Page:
In March 2011, the spread was 5.15 per cent, the BB data showed.
Talking to the FE, a senior official of a leading PCB said the spread in the banking sector increased slightly in the recent months as the commercial banks hiked their lending rates to help reduce the gap between their return on credits and their cost of funds.
The weighted average rate on lending stood at 13.69 per cent in the month of March this year while the interest rate on deposits averaged at 8.11 per cent.
In March 2011, the average lending rate was on 12.82 per cent and the average deposit rate, 7.67 per cent, according to the central bank statistics.
The spread reached 5.68 per cent level in February last after the central bank lifted the cap on lending rate in all but two sectors -- agriculture and export.
"The banks have increased lending rates in different sectors including those related to food items for reducing the gap between their interest earnings on lending operations and interest payments to depositors that largely reflected their cost of funds," the private banker said while explaining the reason for the rising trend of the spread in the recent months.
Earlier on January 4 last, the BB withdrew the cap on lending rate for all sectors and items, barring only two -- agriculture and export -- to facilitate the country's overall economic growth through boosting investments in different fields.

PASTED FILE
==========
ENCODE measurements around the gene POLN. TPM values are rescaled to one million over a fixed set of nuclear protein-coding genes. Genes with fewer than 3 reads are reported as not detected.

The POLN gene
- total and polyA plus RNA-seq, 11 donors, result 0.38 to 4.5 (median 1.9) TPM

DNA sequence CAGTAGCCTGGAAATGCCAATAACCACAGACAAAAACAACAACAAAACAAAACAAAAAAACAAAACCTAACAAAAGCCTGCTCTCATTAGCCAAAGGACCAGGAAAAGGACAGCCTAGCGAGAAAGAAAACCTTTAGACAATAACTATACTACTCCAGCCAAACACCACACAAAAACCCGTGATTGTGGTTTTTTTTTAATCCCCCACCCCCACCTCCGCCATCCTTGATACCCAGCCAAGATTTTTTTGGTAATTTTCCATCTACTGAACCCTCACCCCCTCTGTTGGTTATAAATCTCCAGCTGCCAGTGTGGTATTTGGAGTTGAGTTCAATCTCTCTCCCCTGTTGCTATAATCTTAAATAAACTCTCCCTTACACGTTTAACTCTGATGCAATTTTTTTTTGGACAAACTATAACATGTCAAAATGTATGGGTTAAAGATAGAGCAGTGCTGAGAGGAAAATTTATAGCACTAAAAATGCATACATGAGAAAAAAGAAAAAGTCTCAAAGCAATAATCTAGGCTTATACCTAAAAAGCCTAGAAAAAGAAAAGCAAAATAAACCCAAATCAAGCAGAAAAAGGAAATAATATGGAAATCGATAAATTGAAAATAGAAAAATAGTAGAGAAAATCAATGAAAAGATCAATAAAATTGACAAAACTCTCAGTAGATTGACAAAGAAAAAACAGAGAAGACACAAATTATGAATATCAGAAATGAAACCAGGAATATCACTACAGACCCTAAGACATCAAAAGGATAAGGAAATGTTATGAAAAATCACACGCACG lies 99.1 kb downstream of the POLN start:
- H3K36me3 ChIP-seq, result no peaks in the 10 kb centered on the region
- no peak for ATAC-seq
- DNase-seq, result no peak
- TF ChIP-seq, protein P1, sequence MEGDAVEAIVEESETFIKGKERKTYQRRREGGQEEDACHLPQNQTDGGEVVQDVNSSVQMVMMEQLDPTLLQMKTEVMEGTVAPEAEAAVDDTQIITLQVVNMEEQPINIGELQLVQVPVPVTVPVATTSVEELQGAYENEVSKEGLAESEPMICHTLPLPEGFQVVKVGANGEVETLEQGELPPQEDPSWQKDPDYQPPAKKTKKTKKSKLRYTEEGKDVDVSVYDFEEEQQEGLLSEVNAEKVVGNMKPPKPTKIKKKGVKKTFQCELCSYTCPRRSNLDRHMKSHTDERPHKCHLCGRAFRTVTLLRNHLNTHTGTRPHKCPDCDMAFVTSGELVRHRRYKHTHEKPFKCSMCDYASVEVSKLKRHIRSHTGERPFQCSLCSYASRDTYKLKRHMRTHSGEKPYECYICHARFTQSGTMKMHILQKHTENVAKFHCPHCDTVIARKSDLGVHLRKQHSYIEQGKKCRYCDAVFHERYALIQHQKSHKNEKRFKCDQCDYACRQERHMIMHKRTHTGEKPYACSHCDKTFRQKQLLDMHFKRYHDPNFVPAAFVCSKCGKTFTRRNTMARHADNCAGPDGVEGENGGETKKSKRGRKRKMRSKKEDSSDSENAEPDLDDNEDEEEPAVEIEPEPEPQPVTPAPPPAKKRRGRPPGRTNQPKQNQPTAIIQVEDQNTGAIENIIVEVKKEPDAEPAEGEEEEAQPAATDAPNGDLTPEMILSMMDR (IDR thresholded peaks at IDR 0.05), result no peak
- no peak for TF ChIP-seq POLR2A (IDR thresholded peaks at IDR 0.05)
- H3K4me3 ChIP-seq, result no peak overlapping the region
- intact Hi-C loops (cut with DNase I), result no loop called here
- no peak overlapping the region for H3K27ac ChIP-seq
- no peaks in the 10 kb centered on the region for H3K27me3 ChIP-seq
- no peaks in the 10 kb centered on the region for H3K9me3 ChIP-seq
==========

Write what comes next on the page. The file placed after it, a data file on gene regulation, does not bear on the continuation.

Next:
"We're working to bring down the interest rate spread to less than 5.0 per cent for credits to all areas of the economy, barring credit card and small and medium enterprises (SMEs)," the central banker said.
The PCBs, particularly primary dealer (PD) banks, faced liquidity problems due to higher borrowing from the country's banking system by the government to finance its budget deficit for the current fiscal year that would end in June.
The cost of fund for the PD banks has increased in the recent months because there is a correlation between inter-bank call money rate and interest rates on deposit, another PCB official said.
"The average yield on the government approved securities that the PDs are now holding, varies between 9.40 per cent and 9.60 per cent while they have to pay interest rates raging between 15 per cent and 17 per cent for borrowing a part of their funds from the inter-bank call money market," the PCB official noted.
The amount of non-performing loans (NPLs) increased by 11.68 per cent to Tk 26.45 billion in the first quarter of the current calendar year due to a sluggish trend in business, they added.
The banks had default loans worth Tk 252.98 billion or 6.57 per cent of their outstanding loans on March 30 this year, up from Tk 226.44 billion or 6.12 per cent on December 31, 2011, according to the central bank statistics.
"There is a double-effect of default loans in the banking system," the private banker said, adding that the banks will have to add the profit of default loans in their interest suspense account, instead of profit account. Besides, the banks will have to ensure provisioning against total default loans from their profits, he added.
The bankers also feared that the rising trend of classified loans in the banking system might affect their profitability by the end of second quarter of the current calendar year.
The central bank earlier selected 15 PDs -- 12 banks and three non-banking financial institutions (NBFIs) -- to deal with government securities in the secondary market.
Financial Express/ Bangladesh/ 27-May-2012